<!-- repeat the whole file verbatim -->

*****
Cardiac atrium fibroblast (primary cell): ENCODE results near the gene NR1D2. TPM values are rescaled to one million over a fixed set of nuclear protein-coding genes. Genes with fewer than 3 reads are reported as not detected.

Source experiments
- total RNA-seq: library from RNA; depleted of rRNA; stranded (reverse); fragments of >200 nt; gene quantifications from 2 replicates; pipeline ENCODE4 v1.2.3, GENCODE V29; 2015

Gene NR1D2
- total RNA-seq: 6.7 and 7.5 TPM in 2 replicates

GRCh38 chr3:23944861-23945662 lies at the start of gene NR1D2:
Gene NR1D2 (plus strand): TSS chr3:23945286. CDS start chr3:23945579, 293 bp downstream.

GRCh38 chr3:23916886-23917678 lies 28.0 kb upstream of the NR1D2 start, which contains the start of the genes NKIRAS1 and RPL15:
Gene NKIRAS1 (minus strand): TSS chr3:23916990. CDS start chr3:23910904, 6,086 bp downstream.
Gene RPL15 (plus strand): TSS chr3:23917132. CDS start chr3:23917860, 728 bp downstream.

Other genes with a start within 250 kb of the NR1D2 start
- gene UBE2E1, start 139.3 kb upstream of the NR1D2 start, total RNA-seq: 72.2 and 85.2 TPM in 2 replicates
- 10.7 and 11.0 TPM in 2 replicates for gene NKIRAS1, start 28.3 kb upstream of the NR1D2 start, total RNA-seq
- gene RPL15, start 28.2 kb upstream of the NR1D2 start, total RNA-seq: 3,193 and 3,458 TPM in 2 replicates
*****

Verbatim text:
Cardiac atrium fibroblast (primary cell): ENCODE results near the gene NR1D2. TPM values are rescaled to one million over a fixed set of nuclear protein-coding genes. Genes with fewer than 3 reads are reported as not detected.

Source experiments
- total RNA-seq: library from RNA; depleted of rRNA; stranded (reverse); fragments of >200 nt; gene quantifications from 2 replicates; pipeline ENCODE4 v1.2.3, GENCODE V29; 2015

Gene NR1D2
- total RNA-seq: 6.7 and 7.5 TPM in 2 replicates

GRCh38 chr3:23944861-23945662 lies at the start of gene NR1D2:
Gene NR1D2 (plus strand): TSS chr3:23945286. CDS start chr3:23945579, 293 bp downstream.

GRCh38 chr3:23916886-23917678 lies 28.0 kb upstream of the NR1D2 start, which contains the start of the genes NKIRAS1 and RPL15:
Gene NKIRAS1 (minus strand): TSS chr3:23916990. CDS start chr3:23910904, 6,086 bp downstream.
Gene RPL15 (plus strand): TSS chr3:23917132. CDS start chr3:23917860, 728 bp downstream.

Other genes with a start within 250 kb of the NR1D2 start
- gene UBE2E1, start 139.3 kb upstream of the NR1D2 start, total RNA-seq: 72.2 and 85.2 TPM in 2 replicates
- 10.7 and 11.0 TPM in 2 replicates for gene NKIRAS1, start 28.3 kb upstream of the NR1D2 start, total RNA-seq
- gene RPL15, start 28.2 kb upstream of the NR1D2 start, total RNA-seq: 3,193 and 3,458 TPM in 2 replicates